This was a prospective, randomized trial in which selected variables were evaluated at three periods: 3 weeks prior to the training, immediately prior, and after the end of the training.
Twenty-three (23) elderly subjects were evaluated using four functional performance tests: Berg Balance Scale (BBS), Timed Get Up and Go Test (TGUG), Chair Stand Test (CST), and 6-Minute Walk Test (6MWT), and a self-report of the status of disease (WOMAC).
The intervention lasted for 12 weeks, 3 times per week. The participants were randomized into two groups: (1) squat training with whole-body vibration, and (2) squat training without vibration.
Although there was no statistical difference in functional performance and self-report of disease status between the groups, performance in all the functional tests and in all the domains of WOMAC improved in the vibration group compared to their initial status. In the exercise group, performance improved only two tests (BBS and 6MWT), and there was a reduction in self-reported pain (WOMAC) compared to their initial status.
Although the addition of whole-body vibration to squat training failed to result in a significant improvement in functional performance and self-reported status of knee osteoarthritis in the elderly, the intragroup results suggest that whole-body vibration may represent a feasible and effective way of improving the functionality and self-perception of disease status in older adults with knee OA.
Journal of alternative and complementary medicine (New York, N.Y.) 11/2011; 17(12):1149-55. · 1.69 Impact Factor
[Show abstract][Hide abstract] ABSTRACT: Avelar, NCP, Simão, AP, Tossige-Gomes, R, Neves, CDC, Mezencio, B, Szmuchrowski, L, Coimbra, CC, and Lacerda, ACR. Oxygen consumption and heart rate during repeated squatting exercises with or without whole-body vibration in the elderly. J Strength Cond Res 25(12): 3495-3500, 2011-The aim of this study was to investigate whether vibration plus squatting would increase cardiovascular demand to the optimal exercise limits needed for the prescription of cardiovascular training. Oxygen consumption, measured breath by breath by a portable gas analysis system, and heart rate (HR), measured using an HR monitor, were evaluated in 18 elderly individuals, 15 women and 3 men with a mean age of 72 ± 6 years. These variables were measured simultaneously and at the same time points in each subject during rest and randomly during the performance of squatting exercises (8 series of 40 seconds, with 40 seconds of rest between series of performing squats in 3-second cycles with 10-60° of flexion, a total of 5 repetitions for 40 seconds) with or without vibration at a frequency of 40 Hz and amplitude of 4 mm, separated by at least 1 day. Associating whole-body vibration with squatting exercise resulted in an additional increase of around 20% in oxygen consumption and 7.5% in the HR recorded during exercise. However, during squatting exercise with vibration, the increase achieved in oxygen consumption was limited to around 2 metabolic equivalents, and mean HR represented around 56% of the predicted maximum HR for age. The results of this study show that, despite the fact that vibration increased oxygen consumption and HR during the performance of squatting exercise, the minimum standards of intensity for the prescription of physical exercise with the specific objective of improving cardiorespiratory fitness were not achieved. Therefore, a protocol such as that used in the study does not meet the threshold for cardiovascular training prescription.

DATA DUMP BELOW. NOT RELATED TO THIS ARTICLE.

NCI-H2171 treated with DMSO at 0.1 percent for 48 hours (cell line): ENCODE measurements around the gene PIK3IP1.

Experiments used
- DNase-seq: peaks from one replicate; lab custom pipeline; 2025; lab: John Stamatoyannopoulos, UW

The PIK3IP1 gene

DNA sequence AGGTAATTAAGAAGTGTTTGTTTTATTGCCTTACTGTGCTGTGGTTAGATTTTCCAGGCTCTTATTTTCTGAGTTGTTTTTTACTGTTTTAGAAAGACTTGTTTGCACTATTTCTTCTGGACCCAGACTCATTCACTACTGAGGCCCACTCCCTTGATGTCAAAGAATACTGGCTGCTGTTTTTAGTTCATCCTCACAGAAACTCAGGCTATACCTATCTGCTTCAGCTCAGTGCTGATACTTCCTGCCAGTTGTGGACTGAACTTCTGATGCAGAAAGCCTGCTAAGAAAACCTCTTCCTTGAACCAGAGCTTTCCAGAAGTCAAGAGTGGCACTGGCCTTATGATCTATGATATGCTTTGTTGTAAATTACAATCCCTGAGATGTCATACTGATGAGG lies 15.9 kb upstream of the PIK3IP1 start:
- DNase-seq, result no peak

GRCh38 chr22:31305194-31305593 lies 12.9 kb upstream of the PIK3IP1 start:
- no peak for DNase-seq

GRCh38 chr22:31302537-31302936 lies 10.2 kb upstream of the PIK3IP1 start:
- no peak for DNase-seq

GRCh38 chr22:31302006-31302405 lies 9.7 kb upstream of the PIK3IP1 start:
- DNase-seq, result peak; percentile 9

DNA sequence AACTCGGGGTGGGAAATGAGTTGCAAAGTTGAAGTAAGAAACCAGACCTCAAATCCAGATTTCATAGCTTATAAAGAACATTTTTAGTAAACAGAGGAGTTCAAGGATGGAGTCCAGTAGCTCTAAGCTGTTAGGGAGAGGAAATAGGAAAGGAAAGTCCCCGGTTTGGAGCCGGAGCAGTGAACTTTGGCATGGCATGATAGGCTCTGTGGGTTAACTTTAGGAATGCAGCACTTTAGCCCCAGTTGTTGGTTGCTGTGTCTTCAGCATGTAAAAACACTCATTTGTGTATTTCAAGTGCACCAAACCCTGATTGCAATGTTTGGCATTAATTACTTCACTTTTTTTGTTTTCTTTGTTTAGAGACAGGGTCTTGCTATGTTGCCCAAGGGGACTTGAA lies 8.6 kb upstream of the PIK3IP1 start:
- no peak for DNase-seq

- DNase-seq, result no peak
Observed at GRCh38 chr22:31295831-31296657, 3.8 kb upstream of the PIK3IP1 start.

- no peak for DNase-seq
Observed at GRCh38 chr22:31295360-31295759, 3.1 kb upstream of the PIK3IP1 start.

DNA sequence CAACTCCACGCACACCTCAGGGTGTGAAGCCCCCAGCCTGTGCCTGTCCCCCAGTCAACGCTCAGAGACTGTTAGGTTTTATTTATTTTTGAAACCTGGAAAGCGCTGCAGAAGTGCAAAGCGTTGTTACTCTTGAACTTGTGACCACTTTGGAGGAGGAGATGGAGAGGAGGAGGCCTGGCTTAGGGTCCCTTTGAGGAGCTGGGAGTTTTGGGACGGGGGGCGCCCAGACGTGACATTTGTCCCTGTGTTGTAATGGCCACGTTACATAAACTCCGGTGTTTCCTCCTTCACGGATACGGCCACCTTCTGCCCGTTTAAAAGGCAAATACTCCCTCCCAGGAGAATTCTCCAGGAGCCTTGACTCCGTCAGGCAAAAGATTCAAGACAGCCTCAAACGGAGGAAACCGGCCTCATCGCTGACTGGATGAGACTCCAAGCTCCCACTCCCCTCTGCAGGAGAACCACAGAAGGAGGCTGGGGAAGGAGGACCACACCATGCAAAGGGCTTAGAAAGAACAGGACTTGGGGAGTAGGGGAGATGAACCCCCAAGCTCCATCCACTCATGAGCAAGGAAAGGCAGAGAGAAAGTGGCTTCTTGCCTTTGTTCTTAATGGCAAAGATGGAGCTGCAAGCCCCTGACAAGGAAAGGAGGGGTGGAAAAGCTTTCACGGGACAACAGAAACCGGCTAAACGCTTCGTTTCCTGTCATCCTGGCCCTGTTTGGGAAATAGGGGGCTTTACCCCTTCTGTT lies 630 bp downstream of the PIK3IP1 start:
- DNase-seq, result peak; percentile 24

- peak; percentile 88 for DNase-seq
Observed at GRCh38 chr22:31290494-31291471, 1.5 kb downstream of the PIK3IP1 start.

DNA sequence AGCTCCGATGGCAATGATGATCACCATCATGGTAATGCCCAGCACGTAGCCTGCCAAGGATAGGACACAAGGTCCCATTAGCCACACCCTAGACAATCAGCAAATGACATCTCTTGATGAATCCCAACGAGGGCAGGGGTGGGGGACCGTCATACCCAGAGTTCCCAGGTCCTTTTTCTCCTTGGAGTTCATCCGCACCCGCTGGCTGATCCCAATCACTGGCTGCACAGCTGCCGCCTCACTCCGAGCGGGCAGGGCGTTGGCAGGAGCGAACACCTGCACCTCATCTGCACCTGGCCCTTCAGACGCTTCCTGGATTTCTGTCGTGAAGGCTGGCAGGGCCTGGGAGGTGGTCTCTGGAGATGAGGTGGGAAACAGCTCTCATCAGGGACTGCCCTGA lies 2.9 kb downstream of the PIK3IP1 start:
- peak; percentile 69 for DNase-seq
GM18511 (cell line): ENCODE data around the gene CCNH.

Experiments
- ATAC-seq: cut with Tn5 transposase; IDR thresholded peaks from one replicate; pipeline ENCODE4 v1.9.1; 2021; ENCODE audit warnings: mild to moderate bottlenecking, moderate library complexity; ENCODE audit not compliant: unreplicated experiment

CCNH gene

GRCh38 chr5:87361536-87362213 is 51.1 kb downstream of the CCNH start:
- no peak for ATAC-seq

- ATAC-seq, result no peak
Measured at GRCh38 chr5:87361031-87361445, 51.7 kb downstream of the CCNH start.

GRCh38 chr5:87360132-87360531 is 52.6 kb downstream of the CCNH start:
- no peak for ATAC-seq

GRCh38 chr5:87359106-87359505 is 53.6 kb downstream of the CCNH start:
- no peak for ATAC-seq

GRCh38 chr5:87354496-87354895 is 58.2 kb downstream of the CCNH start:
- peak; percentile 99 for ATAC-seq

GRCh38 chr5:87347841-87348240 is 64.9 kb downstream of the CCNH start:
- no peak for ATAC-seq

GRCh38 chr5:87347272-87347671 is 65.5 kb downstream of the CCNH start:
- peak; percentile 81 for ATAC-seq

The Journal of Strength and Conditioning Research 11/2011; 25(12):3495-500. · 1.80 Impact Factor